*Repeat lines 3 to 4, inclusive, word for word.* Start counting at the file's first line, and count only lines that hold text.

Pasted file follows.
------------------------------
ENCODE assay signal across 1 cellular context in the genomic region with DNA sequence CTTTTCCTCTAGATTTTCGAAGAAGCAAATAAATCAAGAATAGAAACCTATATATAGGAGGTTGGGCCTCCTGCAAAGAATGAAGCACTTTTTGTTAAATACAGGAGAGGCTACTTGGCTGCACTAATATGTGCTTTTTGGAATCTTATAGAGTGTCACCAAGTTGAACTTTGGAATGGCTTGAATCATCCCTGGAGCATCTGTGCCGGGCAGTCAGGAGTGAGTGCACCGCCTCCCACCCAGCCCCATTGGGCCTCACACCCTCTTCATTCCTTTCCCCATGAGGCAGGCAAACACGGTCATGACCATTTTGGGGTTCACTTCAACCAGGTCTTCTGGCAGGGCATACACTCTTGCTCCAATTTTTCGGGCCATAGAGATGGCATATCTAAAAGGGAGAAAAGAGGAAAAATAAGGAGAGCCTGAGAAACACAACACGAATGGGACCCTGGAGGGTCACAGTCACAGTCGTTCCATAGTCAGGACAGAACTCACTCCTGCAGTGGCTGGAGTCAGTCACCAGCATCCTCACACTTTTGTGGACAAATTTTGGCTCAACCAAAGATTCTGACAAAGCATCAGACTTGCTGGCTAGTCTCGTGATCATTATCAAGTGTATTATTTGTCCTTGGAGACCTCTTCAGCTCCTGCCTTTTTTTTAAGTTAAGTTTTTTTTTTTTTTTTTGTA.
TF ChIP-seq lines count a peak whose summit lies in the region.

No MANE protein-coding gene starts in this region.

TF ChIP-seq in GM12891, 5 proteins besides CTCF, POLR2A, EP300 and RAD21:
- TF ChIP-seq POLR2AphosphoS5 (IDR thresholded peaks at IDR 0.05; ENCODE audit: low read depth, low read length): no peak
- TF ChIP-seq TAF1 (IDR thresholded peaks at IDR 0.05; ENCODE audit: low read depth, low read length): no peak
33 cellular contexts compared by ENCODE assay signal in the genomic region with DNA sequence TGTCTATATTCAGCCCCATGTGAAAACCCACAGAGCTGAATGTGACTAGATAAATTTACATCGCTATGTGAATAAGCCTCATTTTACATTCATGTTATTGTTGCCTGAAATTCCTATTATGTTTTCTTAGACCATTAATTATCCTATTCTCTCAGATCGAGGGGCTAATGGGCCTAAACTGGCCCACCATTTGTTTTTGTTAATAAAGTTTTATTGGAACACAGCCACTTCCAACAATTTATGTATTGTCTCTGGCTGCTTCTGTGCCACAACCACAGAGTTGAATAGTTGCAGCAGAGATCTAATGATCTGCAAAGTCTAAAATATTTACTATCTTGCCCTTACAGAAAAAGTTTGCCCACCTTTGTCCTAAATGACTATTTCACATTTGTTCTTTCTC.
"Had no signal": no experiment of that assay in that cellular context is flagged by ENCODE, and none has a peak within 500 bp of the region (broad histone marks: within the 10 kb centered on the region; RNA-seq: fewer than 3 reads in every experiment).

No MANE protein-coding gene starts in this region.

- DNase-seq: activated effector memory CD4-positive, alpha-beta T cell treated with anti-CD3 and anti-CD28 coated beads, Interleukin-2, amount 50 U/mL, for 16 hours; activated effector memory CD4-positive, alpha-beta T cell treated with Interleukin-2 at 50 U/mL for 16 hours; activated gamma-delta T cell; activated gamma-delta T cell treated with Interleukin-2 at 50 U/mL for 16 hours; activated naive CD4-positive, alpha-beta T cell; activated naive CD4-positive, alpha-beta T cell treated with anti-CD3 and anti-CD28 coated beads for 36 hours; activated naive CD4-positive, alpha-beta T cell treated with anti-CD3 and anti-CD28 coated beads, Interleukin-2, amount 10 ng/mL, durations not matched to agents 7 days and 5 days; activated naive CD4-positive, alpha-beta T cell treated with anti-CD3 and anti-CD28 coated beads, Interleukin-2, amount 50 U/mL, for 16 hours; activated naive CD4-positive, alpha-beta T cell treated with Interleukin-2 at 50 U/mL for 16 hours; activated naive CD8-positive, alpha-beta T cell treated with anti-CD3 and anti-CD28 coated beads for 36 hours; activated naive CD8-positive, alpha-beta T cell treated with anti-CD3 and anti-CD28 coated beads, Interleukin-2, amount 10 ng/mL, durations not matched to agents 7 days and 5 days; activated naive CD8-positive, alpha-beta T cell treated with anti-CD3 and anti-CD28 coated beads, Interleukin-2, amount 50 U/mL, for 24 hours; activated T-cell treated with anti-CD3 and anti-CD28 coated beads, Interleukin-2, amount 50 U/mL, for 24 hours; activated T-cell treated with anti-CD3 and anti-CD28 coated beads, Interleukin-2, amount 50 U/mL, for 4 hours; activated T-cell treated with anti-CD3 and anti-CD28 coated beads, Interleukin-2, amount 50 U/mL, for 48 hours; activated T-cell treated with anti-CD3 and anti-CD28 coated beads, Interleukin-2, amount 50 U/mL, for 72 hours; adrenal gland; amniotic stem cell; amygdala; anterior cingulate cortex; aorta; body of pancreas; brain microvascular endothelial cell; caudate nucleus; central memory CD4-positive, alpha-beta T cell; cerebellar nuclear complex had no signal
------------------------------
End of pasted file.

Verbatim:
No MANE protein-coding gene starts in this region.

TF ChIP-seq in GM12891, 5 proteins besides CTCF, POLR2A, EP300 and RAD21: